Feeds
80%

Griffin Elevator laptop lift

Put your notebook screen on the right level

High performance access to file storage

The upper part of the two metal bars point forward and slightly down, at an angle of about 10° - unadjustable, alas. I found that too shallow an angle to use the laptop's keyboard to work on, particularly since the stand raises the machine by 10-15cm, front to back. It's uncomfortable lifting your hands that high.

Not that Griffin expects you to type on the lifted laptop - it envisages you connecting a separate keyboard and mouse, and using those. So, in use, you still need desk space for the stand and input devices, so you don't really gain much room, though you can tuck the keyboard under the computer when you've done for the day.

What the Elevator does that is useful is place the laptop's screen at a better height. The top of my raised MacBook Pro's display is now at eye level - exactly where it should be if you take the ergonomics advice computer and monitor vendors tuck away at the back of their user manuals.

Griffin Technology Elevator notebook stand

The upshot is that your neck should remain straight while you work, and not bent forward as it is when you peer down at a laptop sat on the desk. Me, I've grown accustomed to that, so having the screen so high up - or so it seemed - felt slightly odd at first. But I quickly got used to it. Whether that's enough of an incentive to buy the Elevator if you're comfortable already, I can't say, but if you're finding laptop usage is straining your neck, you'll probably find the Elevator cheap at twice the price.

One final point: Griffin claims the Elevator makes for a cooler machine because it allows air to circulate around the machine more freely, but I'm not convinced - my MacBook Pro feels as warm as usual. But at least my hands aren't touching it now.

Verdict

Griffin's Elevator is a treat for necks cricked by laptop owners being forced to peer down at their displays. It's a little pricey - you can get the same effect for free with a pile of books, for instance - but it's certainly less imposing, more stylish and easier to move about than such DIY notebook stands.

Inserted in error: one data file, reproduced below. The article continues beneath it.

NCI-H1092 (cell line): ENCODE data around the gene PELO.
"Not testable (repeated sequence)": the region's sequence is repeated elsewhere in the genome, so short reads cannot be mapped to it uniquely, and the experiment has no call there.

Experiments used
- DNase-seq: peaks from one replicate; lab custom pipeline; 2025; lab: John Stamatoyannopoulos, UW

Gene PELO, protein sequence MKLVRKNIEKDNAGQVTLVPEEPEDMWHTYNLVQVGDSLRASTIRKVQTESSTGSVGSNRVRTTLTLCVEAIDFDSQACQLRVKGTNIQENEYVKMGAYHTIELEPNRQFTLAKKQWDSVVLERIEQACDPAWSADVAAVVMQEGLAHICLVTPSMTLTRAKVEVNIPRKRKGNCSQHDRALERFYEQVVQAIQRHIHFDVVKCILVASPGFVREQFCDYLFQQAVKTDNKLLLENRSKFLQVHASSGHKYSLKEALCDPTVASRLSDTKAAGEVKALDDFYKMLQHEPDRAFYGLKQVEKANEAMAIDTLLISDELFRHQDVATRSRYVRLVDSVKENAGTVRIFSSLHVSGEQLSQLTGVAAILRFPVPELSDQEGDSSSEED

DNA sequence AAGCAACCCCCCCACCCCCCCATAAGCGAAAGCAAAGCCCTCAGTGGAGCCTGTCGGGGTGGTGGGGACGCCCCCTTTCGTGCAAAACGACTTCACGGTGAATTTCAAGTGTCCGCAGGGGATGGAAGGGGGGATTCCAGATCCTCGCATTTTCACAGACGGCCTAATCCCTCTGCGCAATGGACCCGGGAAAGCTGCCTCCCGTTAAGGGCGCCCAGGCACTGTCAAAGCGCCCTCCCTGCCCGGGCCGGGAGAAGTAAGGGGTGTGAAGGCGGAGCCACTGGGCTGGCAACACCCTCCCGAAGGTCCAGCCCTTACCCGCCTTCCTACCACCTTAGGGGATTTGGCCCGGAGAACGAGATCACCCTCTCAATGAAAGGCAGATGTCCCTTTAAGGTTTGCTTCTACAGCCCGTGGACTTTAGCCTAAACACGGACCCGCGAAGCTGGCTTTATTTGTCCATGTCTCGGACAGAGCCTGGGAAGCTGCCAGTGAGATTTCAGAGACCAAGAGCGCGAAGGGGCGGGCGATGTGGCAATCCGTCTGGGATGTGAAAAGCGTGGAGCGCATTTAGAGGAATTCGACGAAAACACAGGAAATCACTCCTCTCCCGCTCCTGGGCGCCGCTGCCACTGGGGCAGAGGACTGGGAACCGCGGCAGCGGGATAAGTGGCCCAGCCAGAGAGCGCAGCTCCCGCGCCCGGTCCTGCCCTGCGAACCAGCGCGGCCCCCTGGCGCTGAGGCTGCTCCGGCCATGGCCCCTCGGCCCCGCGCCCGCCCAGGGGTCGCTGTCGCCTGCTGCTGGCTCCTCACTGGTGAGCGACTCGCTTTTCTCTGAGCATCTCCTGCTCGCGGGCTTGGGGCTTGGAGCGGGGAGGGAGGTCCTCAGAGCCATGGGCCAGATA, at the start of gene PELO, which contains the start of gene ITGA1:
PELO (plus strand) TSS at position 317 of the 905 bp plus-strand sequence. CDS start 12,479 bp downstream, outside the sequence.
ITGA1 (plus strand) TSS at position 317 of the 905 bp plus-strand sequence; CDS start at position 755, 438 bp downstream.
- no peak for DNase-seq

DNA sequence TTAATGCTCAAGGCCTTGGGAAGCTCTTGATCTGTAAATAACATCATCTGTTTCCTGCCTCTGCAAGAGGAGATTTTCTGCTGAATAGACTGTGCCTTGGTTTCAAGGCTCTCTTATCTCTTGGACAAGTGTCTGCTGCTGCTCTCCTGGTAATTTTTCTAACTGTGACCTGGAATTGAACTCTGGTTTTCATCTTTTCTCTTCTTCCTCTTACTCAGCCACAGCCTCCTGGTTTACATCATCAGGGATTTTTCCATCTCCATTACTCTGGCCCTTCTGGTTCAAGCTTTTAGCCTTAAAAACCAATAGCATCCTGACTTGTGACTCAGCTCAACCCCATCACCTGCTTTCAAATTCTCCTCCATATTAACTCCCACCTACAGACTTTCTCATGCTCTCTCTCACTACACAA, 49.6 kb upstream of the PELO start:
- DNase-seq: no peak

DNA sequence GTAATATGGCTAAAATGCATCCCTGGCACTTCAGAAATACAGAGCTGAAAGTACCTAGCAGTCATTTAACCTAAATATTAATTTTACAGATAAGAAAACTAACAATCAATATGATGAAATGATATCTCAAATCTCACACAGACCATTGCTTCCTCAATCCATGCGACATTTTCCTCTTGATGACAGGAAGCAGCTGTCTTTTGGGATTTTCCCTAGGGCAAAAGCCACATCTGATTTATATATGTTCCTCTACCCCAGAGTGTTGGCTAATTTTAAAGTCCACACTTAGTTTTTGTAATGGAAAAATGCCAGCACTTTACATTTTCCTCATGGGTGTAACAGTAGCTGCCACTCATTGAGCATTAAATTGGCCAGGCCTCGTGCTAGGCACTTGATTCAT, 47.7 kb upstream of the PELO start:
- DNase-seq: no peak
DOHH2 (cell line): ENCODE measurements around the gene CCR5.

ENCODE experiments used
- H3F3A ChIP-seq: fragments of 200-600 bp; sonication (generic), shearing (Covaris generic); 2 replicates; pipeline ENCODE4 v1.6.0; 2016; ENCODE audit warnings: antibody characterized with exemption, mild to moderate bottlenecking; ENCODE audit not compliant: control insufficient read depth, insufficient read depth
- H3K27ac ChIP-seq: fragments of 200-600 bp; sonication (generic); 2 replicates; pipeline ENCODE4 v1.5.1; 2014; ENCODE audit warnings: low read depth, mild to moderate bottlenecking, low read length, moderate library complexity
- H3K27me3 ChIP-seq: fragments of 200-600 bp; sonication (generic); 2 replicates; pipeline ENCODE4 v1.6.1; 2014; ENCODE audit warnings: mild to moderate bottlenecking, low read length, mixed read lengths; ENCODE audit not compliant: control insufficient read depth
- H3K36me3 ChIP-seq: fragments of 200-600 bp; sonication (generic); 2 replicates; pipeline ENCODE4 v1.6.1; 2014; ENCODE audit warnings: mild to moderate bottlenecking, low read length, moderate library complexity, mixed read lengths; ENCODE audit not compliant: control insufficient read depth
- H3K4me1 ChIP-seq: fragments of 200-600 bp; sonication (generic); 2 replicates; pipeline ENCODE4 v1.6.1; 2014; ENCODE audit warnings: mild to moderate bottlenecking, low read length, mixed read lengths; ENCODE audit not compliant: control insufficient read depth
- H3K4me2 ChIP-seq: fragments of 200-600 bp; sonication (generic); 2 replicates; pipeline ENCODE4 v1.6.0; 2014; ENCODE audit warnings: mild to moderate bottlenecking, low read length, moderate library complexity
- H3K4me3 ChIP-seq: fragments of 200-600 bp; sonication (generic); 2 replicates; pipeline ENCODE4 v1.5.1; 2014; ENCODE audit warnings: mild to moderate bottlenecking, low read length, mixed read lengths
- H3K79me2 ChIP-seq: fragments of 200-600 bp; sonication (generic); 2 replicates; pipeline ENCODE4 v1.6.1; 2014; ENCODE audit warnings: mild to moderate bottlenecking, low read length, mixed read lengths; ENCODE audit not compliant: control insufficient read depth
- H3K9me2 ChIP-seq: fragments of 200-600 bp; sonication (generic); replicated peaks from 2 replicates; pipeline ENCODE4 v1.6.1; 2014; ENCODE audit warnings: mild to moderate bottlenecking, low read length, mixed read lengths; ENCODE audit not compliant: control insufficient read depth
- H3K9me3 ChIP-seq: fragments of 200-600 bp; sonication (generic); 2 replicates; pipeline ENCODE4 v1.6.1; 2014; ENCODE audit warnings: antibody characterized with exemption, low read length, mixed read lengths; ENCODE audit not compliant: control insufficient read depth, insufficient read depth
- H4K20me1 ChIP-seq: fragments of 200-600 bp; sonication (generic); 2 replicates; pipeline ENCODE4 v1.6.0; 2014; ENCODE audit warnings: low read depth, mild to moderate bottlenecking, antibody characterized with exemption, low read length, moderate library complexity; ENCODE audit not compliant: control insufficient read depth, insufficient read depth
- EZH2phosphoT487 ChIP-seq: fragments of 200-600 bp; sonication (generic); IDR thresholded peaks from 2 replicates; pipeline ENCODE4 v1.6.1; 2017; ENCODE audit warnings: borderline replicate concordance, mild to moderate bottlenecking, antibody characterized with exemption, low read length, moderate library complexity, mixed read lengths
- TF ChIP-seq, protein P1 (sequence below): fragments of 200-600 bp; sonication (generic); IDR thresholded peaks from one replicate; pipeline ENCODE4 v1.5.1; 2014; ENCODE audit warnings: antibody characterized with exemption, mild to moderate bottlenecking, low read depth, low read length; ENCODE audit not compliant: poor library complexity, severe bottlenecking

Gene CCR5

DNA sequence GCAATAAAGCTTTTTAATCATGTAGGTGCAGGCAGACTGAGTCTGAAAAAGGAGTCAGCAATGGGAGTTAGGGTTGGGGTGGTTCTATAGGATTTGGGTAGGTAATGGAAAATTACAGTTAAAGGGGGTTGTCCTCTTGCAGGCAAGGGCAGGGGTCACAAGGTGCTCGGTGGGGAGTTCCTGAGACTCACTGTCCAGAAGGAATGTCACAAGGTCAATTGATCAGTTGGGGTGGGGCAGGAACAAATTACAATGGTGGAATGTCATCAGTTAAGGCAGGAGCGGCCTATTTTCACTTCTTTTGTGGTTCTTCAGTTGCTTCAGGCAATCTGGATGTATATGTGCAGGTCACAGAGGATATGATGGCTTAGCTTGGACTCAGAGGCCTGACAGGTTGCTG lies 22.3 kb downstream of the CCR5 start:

High performance access to file storage

80%

Griffin Elevator laptop lift

Elevator lifts your laptop to new heights. But it's pricey compared to a stack of books
Price: $40/£30 RRP

More from The Register

next story
Feast your PUNY eyes on highest resolution phone display EVER
Too much pixel dust for your strained eyeballs to handle
Samsung Galaxy S5 fingerprint scanner hacked in just 4 DAYS
Sammy's newbie cooked slower than iPhone, also costs more to build
Microsoft lobs pre-release Windows Phone 8.1 at devs who dare
App makers can load it before anyone else, but if they do they're stuck with it
Report: Apple seeking to raise iPhone 6 price by a HUNDRED BUCKS
'Well, that 5c experiment didn't go so well – let's try the other direction'
Zucker punched: Google gobbles Facebook-wooed Titan Aerospace
Up, up and away in my beautiful balloon flying broadband-bot
Nvidia gamers hit trifecta with driver, optimizer, and mobile upgrades
Li'l Shield moves up to Android 4.4.2 KitKat, GameStream comes to notebooks
AMD unveils Godzilla's graphics card – 'the world's fastest, period'
The Radeon R9 295X2: Water-cooled, 5,632 stream processors, 11.5TFLOPS
Sony battery recall as VAIO goes out with a bang, not a whimper
The perils of having Panasonic as a partner
NORKS' own smartmobe pegged as Chinese landfill Android
Fake kit in the hermit kingdom? That's just Kim Jong-un-believable!
Gimme a high S5: Samsung Galaxy S5 puts substance over style
Biometrics and kid-friendly mode in back-to-basics blockbuster
prev story

Whitepapers

Securing web applications made simple and scalable
In this whitepaper learn how automated security testing can provide a simple and scalable way to protect your web applications.
Five 3D headsets to be won!
We were so impressed by the Durovis Dive headset we’ve asked the company to give some away to Reg readers.
HP ArcSight ESM solution helps Finansbank
Based on their experience using HP ArcSight Enterprise Security Manager for IT security operations, Finansbank moved to HP ArcSight ESM for fraud management.
The benefits of software based PBX
Why you should break free from your proprietary PBX and how to leverage your existing server hardware.
Mobile application security study
Download this report to see the alarming realities regarding the sheer number of applications vulnerable to attack, as well as the most common and easily addressable vulnerability errors.